My kids ignore my music advice laughs 80s chart-topper Kim Wilde ahead of Ipswich and Southend shows

Kim Wilde. Picture: SEAN VINCENT

Kim Wilde. Picture: SEAN VINCENT - Credit: Archant

Eighties trailblazer Kim Wilde is back with a new album and her first full UK tour for 30 years. She talks about trying to give her kids music advice and how having a family was more important than her pop career.


Kim Wilde. Picture: KATRIEN VERCAIGNE - Credit: Archant

Like every mum, Kim’s always on hand to guide her children; both of whom share her passion for music. Like most kids, they ignore her.

“Harry’s 20, he’s got a rock band called Keid. My daughter Rose is at university studying music and they have a good old smile at what I did and appreciate bits of it, or not. They’re treading their own path but they know we’re always there.

“Of course I try to chip in sometimes, but they’re not usually very receptive. I’m just like any other parent trying to dish out sound advice from time to time, only to be looked at like I’m something on their shoe,” she laughs.

They could learn a lot from her. Kim is one of the most successful female pop stars the UK has ever produced, topping the charts both sides of the Atlantic, selling more than 30million records in the process and blazing a trail for the women who followed.

When music stopped being fun, she got out. Luckily, it coincided with a whole other part of her life opening up in front of her; becoming a wife, a mother and re-discovering a love for gardening.

“I have a lot of creative energy and it had to go somewhere so it went into the garden which I could share with the children. That was the plan anyway. It didn’t quite work out,” she laughs. “I think they hate it but they’ll love it one day.”

Music runs deep in her DNA. The daughter of Marty Wilde - one of the first generation of British pop stars to embrace American rock and roll - she always knew her passion for it was authentic and trusted her instinct to pursue it professionally.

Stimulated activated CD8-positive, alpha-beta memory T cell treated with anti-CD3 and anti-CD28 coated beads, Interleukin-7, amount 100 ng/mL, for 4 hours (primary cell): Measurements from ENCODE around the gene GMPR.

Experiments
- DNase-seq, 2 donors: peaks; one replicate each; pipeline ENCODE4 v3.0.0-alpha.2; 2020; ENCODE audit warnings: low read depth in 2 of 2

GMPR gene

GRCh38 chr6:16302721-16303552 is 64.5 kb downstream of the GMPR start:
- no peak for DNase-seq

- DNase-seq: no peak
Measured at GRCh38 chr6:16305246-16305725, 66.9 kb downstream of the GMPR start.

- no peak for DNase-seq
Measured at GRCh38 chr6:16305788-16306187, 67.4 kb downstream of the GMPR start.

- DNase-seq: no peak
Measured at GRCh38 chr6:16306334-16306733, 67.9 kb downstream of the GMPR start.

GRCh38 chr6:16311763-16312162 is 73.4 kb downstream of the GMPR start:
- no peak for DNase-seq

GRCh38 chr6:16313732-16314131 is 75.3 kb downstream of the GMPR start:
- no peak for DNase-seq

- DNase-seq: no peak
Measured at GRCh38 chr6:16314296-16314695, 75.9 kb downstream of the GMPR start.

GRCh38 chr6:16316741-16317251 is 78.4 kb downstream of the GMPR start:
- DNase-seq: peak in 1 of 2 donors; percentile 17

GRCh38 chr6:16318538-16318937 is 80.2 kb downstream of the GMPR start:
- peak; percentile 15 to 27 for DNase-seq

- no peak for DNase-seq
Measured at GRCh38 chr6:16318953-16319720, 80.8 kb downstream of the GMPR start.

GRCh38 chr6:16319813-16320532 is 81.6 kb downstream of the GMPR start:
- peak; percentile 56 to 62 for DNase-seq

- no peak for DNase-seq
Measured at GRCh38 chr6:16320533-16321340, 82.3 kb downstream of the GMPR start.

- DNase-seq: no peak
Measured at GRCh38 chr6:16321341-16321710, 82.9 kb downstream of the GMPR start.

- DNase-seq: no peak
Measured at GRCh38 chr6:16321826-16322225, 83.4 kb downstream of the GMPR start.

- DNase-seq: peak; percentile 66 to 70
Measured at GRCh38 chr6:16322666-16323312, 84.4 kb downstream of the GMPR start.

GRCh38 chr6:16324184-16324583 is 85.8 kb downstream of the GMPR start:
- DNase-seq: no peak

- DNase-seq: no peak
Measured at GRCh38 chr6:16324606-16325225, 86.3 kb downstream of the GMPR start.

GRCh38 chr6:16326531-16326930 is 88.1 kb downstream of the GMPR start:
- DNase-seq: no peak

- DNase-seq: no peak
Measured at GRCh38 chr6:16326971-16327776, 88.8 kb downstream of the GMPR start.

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Putting all her heart, soul and faith into her career, she also knew it wouldn’t be the whole story for her.

Kim Wilde. Picture: STEVE ULLATHORNE

Kim Wilde. Picture: STEVE ULLATHORNE - Credit: Archant

“What I wanted more than any of that really was my own family. That was just slightly above my ambition for the rest of my life... my career without a family wasn’t as rewarding,” says Kim, who appeared at the Let’s Rock Norwich! festival in Earlham Park last year.

“I did find being very famous and very successful often quite a lonely place to be at the end of the day. My brother was married with children. My parents had started a family again... everyone was having families and it was all I really wanted. When that happened, everything fell into place; that was the part of the puzzle that was always missing.

“Having children was one fabulous distraction, but all the passion for music was kind of put on the back-burner. A family without my career would still be rewarding but I’d miss it. Now they sort of go together which is even more perfect; these are definitely the better balanced days.”

Music is very much on the front-burner now.

“The children are poised to take off on their lives and I guess that’s allowed mum to breathe a bit and get back to business. I’m very excited about it, it’s amazing how much you can do with that kind of energy. I feel like I’ve got it back again these last few years, putting this album together. It’s a very powerful time.”

A lot of artists I talk to about returning to the business after a while away say they don’t crave chart success anymore. Not Kim, who feels great to be back in competition. New album Here Come The Aliens is a statement.

“Once you love pop music, you always love pop music. Even if it goes on vacation for a while it always comes back to where it belongs. I want to re-establish my position in the great cacophony of pop music, the big picture of pop. I’ve come back to stake my claim, my little patch of it.”

Her 14th studio release, the album was recorded at London’s legendary RAK studios, where she began her career.

Kim Wilde. Picture: SEAN VINCENT